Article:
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Now, on to the fishing...
Conditions on the Beaverkill, Willowemoc, Neversink, and Esopus look good! On colder and cloudy days we are seeing water temps in the high 40’s but when it is warm and sunny the water is getting up to the mid-fifties. On these warmer days there are fish up and taking bugs off of the surface later in the afternoon. Early morning has been almost devoid of action with things picking up substantially later in the day as the water warms. So there is no need to get on the water early just yet. Even nymphing seems to only be yielding a fish or two and it is all about the dry flies right now. On the right day the dry fly fishing can be spectacular. The Hendricksons will be the hatch you should focus on but there is a good mix of lights and darks (Red Quills) as well as Paraleps. When the hatch is good the spinner fall has been excellent as well, so long as you don’t have much wind. Many anglers will leave too early so if you are fishing this hatch be sure to stay until dark. Often fishing the spinner fall right until dark is when the action is best and the largest fish are caught.
The Delaware watershed is looking good! As of 5/18 we are seeing great flows and great water temperatures. The forecast is looking good as well. The Lower East, Lower West, and the Mainstem are all looking great. There are fish rising on a variety of bugs including Hendricksons (Light and Red Quills), Blue Quills (Paraleps), and a variety of smaller caddis. The Apples are here so be prepared for that hatch as well. The Hendrickson hatch is the big one at the moment but it is starting to wane a little bit. Fish will take the Apple Caddis around 12 or 1 and transition over to Hendys and then Paraleps. As many of you know, the Delaware is an extremely technical dry fly river. So be prepared if you are new to this watershed. I recommend having emergers, duns, cripples, and spinners in any fly you expect to encounter up there. It will pay dividends. In the past week, we were hearing that the Hendrickson and Blue Quill (Paralep) were the hot bugs. The Main is seeing March Browns so if you plan on fishing this stretch be sure to have MBs with you too. The Lower West and Lower East will have them any day now. The Upper East and Upper West are still on the cold side but nymphing should prove productive. But with the hatches so good at the moment, why drown a nymph?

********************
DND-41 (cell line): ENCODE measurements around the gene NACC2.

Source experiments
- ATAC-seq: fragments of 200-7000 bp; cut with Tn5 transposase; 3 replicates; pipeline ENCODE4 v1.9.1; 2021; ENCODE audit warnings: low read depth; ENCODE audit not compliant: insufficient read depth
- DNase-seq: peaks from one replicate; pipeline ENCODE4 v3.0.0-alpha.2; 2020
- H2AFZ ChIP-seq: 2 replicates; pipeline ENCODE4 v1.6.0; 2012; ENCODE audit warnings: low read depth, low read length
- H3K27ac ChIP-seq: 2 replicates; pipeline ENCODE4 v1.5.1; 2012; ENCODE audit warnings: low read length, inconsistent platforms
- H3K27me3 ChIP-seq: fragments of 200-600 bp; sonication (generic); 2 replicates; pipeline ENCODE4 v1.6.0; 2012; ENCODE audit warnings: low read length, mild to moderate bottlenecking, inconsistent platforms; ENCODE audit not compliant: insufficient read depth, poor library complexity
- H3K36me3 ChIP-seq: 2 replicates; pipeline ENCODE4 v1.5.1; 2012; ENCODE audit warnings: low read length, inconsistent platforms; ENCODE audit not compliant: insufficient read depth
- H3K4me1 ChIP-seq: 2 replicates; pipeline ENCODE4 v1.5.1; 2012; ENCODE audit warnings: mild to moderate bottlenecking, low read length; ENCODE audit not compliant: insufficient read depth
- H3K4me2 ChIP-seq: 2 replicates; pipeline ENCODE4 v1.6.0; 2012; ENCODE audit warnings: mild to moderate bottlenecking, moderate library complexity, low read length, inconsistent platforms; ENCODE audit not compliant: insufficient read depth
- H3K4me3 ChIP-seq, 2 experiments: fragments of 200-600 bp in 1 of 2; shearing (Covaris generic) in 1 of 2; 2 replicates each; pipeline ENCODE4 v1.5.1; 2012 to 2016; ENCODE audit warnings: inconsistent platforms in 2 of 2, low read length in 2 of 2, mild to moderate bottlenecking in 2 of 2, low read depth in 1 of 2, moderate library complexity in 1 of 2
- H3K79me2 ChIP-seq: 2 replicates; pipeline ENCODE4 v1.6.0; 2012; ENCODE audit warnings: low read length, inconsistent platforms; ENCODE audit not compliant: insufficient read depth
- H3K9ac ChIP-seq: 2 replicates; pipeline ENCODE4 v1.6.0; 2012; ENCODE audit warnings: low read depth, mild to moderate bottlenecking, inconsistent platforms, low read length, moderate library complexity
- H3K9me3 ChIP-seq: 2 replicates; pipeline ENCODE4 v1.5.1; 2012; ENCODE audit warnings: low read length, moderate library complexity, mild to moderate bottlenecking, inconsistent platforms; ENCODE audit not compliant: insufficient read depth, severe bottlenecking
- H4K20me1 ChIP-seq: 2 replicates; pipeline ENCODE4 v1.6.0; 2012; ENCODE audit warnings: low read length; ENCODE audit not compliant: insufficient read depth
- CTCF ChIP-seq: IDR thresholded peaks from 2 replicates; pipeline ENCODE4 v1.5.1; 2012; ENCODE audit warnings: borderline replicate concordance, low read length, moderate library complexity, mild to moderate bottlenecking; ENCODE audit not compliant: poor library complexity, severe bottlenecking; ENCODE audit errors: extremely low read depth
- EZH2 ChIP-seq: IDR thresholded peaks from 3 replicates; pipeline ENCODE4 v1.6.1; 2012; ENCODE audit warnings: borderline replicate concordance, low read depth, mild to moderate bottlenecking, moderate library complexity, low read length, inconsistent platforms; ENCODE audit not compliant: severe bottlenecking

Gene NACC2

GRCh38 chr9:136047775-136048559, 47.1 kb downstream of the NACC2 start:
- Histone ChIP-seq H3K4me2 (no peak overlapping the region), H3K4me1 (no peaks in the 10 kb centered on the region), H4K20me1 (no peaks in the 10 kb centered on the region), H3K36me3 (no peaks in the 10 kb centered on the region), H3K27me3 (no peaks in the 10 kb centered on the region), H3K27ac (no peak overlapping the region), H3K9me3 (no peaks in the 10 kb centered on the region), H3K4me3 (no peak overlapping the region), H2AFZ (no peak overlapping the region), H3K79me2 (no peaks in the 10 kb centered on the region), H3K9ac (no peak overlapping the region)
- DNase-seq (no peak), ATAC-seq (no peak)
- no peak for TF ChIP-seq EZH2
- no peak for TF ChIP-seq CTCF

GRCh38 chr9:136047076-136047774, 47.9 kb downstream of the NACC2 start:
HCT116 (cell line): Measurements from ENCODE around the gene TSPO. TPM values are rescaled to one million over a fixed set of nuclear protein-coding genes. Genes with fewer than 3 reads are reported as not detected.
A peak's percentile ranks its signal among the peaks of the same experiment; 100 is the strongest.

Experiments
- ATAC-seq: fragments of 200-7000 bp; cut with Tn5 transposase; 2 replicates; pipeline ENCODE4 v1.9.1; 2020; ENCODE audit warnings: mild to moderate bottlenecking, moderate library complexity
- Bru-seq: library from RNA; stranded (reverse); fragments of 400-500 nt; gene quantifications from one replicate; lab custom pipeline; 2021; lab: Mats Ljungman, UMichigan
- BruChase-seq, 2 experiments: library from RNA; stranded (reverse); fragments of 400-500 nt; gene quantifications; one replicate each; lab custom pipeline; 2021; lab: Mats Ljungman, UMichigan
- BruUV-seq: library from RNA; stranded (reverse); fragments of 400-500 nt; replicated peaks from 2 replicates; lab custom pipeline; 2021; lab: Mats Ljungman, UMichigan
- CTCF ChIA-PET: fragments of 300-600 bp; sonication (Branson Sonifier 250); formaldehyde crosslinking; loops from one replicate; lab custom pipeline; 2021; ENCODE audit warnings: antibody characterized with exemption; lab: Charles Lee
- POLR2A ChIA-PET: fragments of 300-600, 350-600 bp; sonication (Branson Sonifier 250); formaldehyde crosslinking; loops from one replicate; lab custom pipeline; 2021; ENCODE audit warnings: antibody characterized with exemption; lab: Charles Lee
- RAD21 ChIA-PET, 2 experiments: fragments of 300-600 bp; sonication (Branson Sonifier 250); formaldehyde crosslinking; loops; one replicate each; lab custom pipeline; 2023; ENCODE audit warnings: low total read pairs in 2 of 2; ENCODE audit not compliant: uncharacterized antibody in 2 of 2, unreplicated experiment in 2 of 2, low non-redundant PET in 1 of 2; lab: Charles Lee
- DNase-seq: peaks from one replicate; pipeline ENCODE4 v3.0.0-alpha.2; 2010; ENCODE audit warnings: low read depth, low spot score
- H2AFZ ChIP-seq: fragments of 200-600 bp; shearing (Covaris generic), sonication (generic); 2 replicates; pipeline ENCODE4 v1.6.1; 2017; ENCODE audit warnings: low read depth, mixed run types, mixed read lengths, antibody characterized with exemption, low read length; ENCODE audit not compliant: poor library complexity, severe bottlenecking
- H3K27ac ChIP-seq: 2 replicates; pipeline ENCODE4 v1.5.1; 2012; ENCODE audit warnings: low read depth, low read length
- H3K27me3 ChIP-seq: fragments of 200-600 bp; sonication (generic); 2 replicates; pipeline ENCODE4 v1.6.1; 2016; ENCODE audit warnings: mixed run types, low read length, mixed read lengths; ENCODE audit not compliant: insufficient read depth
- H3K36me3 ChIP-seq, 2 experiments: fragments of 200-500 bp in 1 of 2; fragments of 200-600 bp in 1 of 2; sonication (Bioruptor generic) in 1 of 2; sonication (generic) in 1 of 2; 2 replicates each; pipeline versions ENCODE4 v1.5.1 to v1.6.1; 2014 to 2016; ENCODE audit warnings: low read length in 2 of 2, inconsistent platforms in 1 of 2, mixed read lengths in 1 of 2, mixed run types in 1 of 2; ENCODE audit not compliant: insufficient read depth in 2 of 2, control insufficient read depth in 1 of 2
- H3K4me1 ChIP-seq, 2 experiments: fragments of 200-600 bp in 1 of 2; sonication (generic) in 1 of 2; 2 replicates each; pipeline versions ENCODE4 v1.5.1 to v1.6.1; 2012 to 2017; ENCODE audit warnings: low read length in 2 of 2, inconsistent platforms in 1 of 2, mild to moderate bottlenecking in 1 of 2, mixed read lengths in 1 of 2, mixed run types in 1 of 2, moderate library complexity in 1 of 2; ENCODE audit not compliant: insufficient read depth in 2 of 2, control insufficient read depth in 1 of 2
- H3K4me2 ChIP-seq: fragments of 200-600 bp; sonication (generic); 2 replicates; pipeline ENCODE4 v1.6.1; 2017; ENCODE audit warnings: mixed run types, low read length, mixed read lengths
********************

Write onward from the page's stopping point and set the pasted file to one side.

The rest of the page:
The Striper fishing along the coast of New York is still going strong. We are still in the heart of the Spring Striper run. The larger fish should be post-spawn any day now and beginning their move Northeast (if they have not already). These fish will show up on the Western end of Long Island and Connecticut within the week I would assume. Jamaica Bay and the Atlantic side of Long Island are great places to target some of these larger Stripers. If you are fishing from a boat be sure to have a full sink line and a weighted fly. Getting down to the fish is as important as fishing during the right tide and far too often anglers are simply not getting down deep enough. If you are fishing from shore then an intermediate line is plenty but a weighted fly is always helpful. These fish will not be that picky this early in the season so almost any fly will work and we recommend a standard issue Clouser Minnow in a wide variety of colors. Have a few sizes to choose from as well. It seems like Long Island is where most of the fly fishing action is, and so much the better. It is more accessible, easier to fish, and much nicer to look at. Rockaway Point (Breezy Point) on the Western end of Long Island has been fishing very well. Rockaway Park just to the East and the adjacent Jamaica Bay Wildlife refuge have seen a bunch of fish, mostly schoolies recently but with some larger fish mixed in as well. Silver Point on East Rockaway Inlet is another good option as is Rockaway Beach itself. We are also hearing murmurings of large Bass popping up on the flats in the Eastern End of Long Island. They have been seen on the Flats which goes to show that there are big fish all over the place right now. You just need to know where to look or get lucky!
We are still seeing some good local stream action. Balmy temperatures and some fresh fish around meant that most anglers had good results this past weekend. There were also quite a few fish rising on small caddis, BWOs, and even a few stoneflies cruising around. The crowds were significant and this coming weekend will be no different. It seems like no matter where you go, it is going to be packed. A little frustrating, sure, but getting there early will at least give you a shot at some fish before they get hammered with Roostertails and worms under bobbers. The water has been quite turbid of late and streamers seemed to be the most productive depending on the clarity of the river. Darker nymph patterns will also be productive with the increased turbidity. “Junk flies” accounted for many fish in there areas that were recently stocked however in areas where the fish have been in longer small midges and other subtle patterns fished on 7x were the key. Water temperatures are on the way up but still pretty good for the moment. A high of mid-sixties is the average across the board signaling the beginning of the end for these frequently stocked smaller rivers. We are really at the tail end of the smaller trout stream season for sure. Things are warming up and pretty soon these rivers will either get fished out by spin anglers or too warm to keep those fish alive. In areas where they do cling to life, they will be stressed and hunkered down in the deepest holes and rarely feeding. For most of the streams in the state these next two weeks or so will be the last gasp for those quick and easy trips. There are a few that stay colder and are less pressured which will fish well into June but for the most part tailwaters will be the target come June and July.